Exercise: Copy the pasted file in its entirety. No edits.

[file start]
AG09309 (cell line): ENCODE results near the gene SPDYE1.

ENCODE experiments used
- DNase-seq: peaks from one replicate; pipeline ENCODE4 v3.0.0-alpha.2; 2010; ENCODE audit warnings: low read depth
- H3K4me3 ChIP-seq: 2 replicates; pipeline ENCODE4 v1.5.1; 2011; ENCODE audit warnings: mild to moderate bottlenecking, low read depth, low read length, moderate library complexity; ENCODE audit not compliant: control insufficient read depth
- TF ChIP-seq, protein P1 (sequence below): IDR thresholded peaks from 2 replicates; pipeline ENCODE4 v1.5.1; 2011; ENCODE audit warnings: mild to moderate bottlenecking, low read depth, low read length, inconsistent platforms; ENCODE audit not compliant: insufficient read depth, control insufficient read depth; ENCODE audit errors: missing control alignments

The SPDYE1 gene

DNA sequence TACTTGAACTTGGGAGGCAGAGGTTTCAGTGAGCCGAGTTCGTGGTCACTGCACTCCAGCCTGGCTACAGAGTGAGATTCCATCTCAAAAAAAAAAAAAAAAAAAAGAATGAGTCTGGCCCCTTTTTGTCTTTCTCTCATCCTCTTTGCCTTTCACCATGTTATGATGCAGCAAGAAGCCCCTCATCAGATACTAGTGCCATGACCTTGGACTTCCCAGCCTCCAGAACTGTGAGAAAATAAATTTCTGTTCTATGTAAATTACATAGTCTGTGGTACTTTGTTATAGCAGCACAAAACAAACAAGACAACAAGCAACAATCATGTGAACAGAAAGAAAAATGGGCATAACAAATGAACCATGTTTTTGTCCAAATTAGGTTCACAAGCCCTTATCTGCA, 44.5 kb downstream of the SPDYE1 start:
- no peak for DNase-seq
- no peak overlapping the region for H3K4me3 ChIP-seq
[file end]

AG09309 (cell line): ENCODE results near the gene SPDYE1.

ENCODE experiments used
- DNase-seq: peaks from one replicate; pipeline ENCODE4 v3.0.0-alpha.2; 2010; ENCODE audit warnings: low read depth
- H3K4me3 ChIP-seq: 2 replicates; pipeline ENCODE4 v1.5.1; 2011; ENCODE audit warnings: mild to moderate bottlenecking, low read depth, low read length, moderate library complexity; ENCODE audit not compliant: control insufficient read depth
- TF ChIP-seq, protein P1 (sequence below): IDR thresholded peaks from 2 replicates; pipeline ENCODE4 v1.5.1; 2011; ENCODE audit warnings: mild to moderate bottlenecking, low read depth, low read length, inconsistent platforms; ENCODE audit not compliant: insufficient read depth, control insufficient read depth; ENCODE audit errors: missing control alignments

The SPDYE1 gene

DNA sequence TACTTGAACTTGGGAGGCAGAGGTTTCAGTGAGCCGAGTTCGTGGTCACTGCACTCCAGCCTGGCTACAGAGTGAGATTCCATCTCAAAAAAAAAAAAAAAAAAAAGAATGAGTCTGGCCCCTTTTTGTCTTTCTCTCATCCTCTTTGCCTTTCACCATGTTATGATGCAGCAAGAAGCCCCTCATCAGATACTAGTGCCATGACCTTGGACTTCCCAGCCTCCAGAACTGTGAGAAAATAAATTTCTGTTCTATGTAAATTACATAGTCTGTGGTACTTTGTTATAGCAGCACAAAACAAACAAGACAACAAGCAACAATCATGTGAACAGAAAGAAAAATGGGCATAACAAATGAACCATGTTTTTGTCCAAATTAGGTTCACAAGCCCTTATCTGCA, 44.5 kb downstream of the SPDYE1 start:
- no peak for DNase-seq
- no peak overlapping the region for H3K4me3 ChIP-seq